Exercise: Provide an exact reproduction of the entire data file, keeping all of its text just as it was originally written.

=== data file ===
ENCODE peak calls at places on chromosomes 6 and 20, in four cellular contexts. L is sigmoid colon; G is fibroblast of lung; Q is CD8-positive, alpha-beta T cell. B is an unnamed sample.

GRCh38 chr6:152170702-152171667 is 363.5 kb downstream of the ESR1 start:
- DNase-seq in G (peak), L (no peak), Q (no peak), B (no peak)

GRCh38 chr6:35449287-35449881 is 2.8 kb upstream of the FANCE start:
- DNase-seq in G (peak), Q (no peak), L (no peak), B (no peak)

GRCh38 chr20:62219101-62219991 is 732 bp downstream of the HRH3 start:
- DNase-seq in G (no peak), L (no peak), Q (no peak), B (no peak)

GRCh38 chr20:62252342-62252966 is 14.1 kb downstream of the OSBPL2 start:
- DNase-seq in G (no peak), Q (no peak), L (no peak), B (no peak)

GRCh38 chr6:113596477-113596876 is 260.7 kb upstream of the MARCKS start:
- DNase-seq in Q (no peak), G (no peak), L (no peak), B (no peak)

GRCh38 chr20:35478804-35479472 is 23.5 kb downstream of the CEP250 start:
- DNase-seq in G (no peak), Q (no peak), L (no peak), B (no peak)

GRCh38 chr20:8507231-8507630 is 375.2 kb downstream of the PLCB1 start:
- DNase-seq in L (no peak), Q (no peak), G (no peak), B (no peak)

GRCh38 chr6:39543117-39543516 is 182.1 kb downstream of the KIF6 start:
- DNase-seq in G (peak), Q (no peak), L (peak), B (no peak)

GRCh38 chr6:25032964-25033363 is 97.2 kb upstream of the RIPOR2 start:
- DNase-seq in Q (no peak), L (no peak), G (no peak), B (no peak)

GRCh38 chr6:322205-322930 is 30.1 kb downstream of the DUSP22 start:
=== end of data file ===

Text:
ENCODE peak calls at places on chromosomes 6 and 20, in four cellular contexts. L is sigmoid colon; G is fibroblast of lung; Q is CD8-positive, alpha-beta T cell. B is an unnamed sample.

GRCh38 chr6:152170702-152171667 is 363.5 kb downstream of the ESR1 start:
- DNase-seq in G (peak), L (no peak), Q (no peak), B (no peak)

GRCh38 chr6:35449287-35449881 is 2.8 kb upstream of the FANCE start:
- DNase-seq in G (peak), Q (no peak), L (no peak), B (no peak)

GRCh38 chr20:62219101-62219991 is 732 bp downstream of the HRH3 start:
- DNase-seq in G (no peak), L (no peak), Q (no peak), B (no peak)

GRCh38 chr20:62252342-62252966 is 14.1 kb downstream of the OSBPL2 start:
- DNase-seq in G (no peak), Q (no peak), L (no peak), B (no peak)

GRCh38 chr6:113596477-113596876 is 260.7 kb upstream of the MARCKS start:
- DNase-seq in Q (no peak), G (no peak), L (no peak), B (no peak)

GRCh38 chr20:35478804-35479472 is 23.5 kb downstream of the CEP250 start:
- DNase-seq in G (no peak), Q (no peak), L (no peak), B (no peak)

GRCh38 chr20:8507231-8507630 is 375.2 kb downstream of the PLCB1 start:
- DNase-seq in L (no peak), Q (no peak), G (no peak), B (no peak)

GRCh38 chr6:39543117-39543516 is 182.1 kb downstream of the KIF6 start:
- DNase-seq in G (peak), Q (no peak), L (peak), B (no peak)

GRCh38 chr6:25032964-25033363 is 97.2 kb upstream of the RIPOR2 start:
- DNase-seq in Q (no peak), L (no peak), G (no peak), B (no peak)

GRCh38 chr6:322205-322930 is 30.1 kb downstream of the DUSP22 start: